You can be arrested in Kentucky for driving under the influence (DUI) of drugs and/or alcohol under one of two circumstances. You operate a motor vehicle while under the influence or you are in physical control of a vehicle and you have a blood alcohol concentration, or BAC that’s over the state’s legal limit. In this article, you’ll find information about Kentucky DUI laws to help you stay road legal. You read information about BAC level and penalties if convicted of DUI in the state.
Kentucky DUI Laws
A DUI in Kentucky depends on many factors including age, BAC level, and occupation. To be in physical control of a vehicle in the state means you were behind the wheel of the vehicle at the time of your encounter with police. For instance, you were parked in your vehicle after having a few drinks and you remained on the driver’s side. State DUI laws consider you in physical control of your vehicle. Officers may charge you with a DUI. Whether you’re charged with the crime depends on your BAC level.
What Is the Blood Alcohol Concentration Limit?
BAC involves determining the alcohol level in your bloodstream at the time of your arrest. Drugs can’t be measured in a person’s bloodstream like alcohol can. Thus, if any amount of drugs are found in your system, you can be accused of DUI. In Kentucky, determining your BAC is done via a breath, urine or blood test.
In Kentucky, the legal limit for a driver in a passenger vehicle and over the age of 21 years old is 0.08 percent. If the driver is under the age of 21 years, the BAC level is 0.02 percent. Anyone operating a commercial vehicle in the state has a stricter BAC level; it’s 0.04 percent. A school bus driver is a commercial driver under state law.
What Happens If I Get Pulled Over?
Getting pulled over in Kentucky for a DUI starts as a typical traffic stop. The officer asks you for your driver’s license. The officer also may ask you whether you’ve been drinking. He will be observing you for signs of impairment including slurred speech and bloodshot eyes. Based on their observations, you may undergo a field sobriety test.
Field sobriety test is a series of physical tests a person should be able to successfully complete when sober. They include tests like walking in a straight line and touching your nose with your index finger. You may undergo a Breathalyzer test.
Can I Refuse the BAC Test?
No. A BAC test requires a driver to breathe into a Breathalyzer machine. The machine measures the amount of alcohol in a driver’s breath and determines whether they are over the legal limit to drive. Every driver gives implied consent to take a BAC test when they get behind the wheel in Kentucky. When asked to give take a BAC test, a person can refuse to do so.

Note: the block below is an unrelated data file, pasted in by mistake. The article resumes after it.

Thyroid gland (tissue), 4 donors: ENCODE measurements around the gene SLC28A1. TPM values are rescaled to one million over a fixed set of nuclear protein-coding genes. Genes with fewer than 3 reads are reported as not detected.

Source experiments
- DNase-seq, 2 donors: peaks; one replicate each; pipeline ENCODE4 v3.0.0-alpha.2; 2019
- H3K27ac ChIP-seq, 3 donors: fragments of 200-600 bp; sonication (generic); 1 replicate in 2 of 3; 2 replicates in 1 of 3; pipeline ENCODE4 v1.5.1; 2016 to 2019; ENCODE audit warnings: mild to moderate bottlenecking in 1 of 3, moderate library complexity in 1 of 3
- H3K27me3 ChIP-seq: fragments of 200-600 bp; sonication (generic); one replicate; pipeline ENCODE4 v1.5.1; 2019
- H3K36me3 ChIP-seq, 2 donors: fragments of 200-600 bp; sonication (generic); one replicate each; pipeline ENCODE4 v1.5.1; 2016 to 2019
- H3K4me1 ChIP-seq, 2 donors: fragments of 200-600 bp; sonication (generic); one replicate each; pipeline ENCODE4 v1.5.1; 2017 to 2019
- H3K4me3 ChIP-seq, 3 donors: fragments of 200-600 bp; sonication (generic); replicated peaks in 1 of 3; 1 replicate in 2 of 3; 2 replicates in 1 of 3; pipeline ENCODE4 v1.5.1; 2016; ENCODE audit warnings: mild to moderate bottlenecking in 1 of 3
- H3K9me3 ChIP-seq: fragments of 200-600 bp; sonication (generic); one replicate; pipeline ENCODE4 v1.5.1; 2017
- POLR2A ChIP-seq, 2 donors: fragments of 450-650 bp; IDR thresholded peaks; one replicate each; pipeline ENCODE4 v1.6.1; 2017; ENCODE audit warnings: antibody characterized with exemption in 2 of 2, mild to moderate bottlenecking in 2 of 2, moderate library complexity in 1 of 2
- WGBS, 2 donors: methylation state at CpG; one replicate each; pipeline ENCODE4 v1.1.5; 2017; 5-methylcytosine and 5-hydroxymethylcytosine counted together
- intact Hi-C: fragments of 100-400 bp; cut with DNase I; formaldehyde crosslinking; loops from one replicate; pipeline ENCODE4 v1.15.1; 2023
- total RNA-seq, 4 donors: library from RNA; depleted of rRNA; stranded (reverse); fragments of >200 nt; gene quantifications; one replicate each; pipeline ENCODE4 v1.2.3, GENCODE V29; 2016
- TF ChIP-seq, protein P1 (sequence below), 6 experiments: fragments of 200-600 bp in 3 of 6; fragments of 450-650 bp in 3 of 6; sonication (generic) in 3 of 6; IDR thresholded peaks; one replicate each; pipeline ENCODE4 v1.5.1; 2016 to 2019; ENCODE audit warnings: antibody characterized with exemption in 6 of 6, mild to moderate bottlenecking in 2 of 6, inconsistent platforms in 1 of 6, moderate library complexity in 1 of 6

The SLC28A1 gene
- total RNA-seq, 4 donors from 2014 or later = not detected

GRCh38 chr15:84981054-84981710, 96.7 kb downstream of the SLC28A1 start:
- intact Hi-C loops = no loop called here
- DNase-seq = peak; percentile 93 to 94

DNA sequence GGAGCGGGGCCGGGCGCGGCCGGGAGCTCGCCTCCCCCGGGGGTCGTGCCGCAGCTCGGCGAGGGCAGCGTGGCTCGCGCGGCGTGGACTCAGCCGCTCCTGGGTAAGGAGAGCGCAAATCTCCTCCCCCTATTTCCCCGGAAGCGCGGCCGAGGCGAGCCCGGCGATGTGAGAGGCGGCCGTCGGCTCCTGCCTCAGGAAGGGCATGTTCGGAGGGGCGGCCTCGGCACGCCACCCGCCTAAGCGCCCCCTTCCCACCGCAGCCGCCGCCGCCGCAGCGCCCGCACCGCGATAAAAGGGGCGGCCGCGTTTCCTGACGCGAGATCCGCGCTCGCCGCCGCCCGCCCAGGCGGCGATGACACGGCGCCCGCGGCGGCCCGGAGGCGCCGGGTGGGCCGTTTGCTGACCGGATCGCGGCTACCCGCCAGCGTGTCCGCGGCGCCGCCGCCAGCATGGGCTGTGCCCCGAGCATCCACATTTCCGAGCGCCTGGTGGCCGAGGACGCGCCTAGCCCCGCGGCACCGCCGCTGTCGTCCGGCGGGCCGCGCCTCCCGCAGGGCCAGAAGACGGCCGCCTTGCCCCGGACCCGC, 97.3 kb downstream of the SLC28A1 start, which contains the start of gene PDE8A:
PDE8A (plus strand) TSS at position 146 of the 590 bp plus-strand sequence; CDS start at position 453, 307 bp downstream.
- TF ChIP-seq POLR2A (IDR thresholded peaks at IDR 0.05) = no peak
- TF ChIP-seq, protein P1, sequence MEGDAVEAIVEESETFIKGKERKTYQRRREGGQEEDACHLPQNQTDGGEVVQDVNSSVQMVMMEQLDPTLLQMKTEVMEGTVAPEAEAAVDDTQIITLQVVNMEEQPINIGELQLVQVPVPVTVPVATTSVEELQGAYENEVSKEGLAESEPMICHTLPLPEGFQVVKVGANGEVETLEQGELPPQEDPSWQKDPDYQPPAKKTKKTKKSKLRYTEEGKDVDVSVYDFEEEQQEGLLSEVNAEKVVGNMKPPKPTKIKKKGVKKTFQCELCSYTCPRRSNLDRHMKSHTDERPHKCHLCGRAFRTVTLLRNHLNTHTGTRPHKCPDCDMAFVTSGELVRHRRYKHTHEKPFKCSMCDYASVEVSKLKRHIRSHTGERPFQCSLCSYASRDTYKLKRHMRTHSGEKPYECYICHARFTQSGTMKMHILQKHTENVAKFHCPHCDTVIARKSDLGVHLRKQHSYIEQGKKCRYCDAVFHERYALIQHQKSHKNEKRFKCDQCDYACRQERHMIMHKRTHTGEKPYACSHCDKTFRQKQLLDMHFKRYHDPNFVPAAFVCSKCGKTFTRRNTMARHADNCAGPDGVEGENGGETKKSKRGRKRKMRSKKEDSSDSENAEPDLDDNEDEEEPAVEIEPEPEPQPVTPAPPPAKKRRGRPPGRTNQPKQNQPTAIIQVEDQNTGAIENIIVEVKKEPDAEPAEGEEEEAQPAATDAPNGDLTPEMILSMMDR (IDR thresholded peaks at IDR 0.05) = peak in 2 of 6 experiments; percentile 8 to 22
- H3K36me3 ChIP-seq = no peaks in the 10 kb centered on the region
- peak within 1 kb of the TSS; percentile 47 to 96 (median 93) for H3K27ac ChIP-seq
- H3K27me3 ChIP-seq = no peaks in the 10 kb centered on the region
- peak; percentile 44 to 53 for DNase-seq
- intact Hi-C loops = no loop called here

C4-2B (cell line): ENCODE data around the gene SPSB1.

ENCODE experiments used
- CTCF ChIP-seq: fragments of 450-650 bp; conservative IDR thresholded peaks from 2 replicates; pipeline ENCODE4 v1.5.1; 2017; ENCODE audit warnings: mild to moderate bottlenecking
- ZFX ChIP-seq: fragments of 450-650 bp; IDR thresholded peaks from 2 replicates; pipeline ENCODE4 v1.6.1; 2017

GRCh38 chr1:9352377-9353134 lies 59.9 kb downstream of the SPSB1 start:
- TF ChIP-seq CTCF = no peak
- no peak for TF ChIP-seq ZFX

What Happens If I Refuse It?
If a driver refuses to take a BAC test, they’ll incur harsh penalties. The first time a driver refuses, their license is suspended for 30 days. The license suspension increases with each refusal. The second time a person is stopped for DUI and refuses to take the BAC test, their license is suspended for one year. The penalty increases to two years for a third refusal. Remember, these are separate times. A police officer can’t ask you repeatedly to take a BAC test and each time counts as a refusal. The penalties are with each separate DUI stop.
Can I Plead “Wet Reckless”?
Yes. However, Kentucky DUI laws have two circumstances where a driver can’t plead to wet reckless. Wet reckless is a plea agreement where a driver admits they were drinking alcohol, but their BAC was near the legal limit. They plead to driving recklessly while after consuming alcohol.
Kentucky DUI laws prohibit anyone receiving a plea deal if they refused to take a BAC test or their BAC was higher than 0.08 percent. If they’re younger than 21 years old and their BAC was higher than 0.02 percent, they’re not eligible for a wet reckless plea bargain.
What Are the Penalties I Should Expect?
DUI penalties in Kentucky are tough and increase with conviction. A driver should expect to spend a minimum amount of time in jail if convicted of DUI. The exact time depends on the offense. Penalties increase if aggravated circumstances exist. Aggravated circumstances include having a BAC over the legal limit, having a minor in the car at the time of the arrest and refusing a BAC test.
Kentucky DUI laws separate offenses into first, second, third and fourth offenses. As of 2016, a repeat DUI offender is any driver with more than one DUI conviction in a 10-year period. Prior to 2016, a repeat offender any driver who had more than one DUI in a five-year period.
First Offense DUI
The punishment for a first DUI conviction is 48 hours to 30 days in county jail. The driver remains without its driving privileges for about 120 days. They must also pay a fine ranging from $200 to $500.
Second offense DUI
According to Kentucky DUI laws, a second offense is seven days to six months in county jail. The driver must serve at least 48 hours consecutively. Community service, alcohol, and drug assessment treat for one-year and 12-month license suspension are penalties for a second DUI conviction.
Third offense DUI
Jail time for a third DUI conviction includes 30 days to one year in county jail. The driver must serve at least 48 hours of the time consecutively. Community service, one year of alcohol and drug assessment classes, 24-month license revocation and $500 fine are other penalties.
Fourth offense DUI
A fourth conviction penalty includes one to five years in prison, community service, and 60-month license revocation.
Preventing a DUI arrest is easy when you know the Kentucky DUI laws. Remember the BAC is 0.08 percent or less depending on your age and occupation. Do you want to prevent your loved one from enduring the penalties associated with a Kentucky DUI laws? Share what you know about staying road legal in Kentucky.
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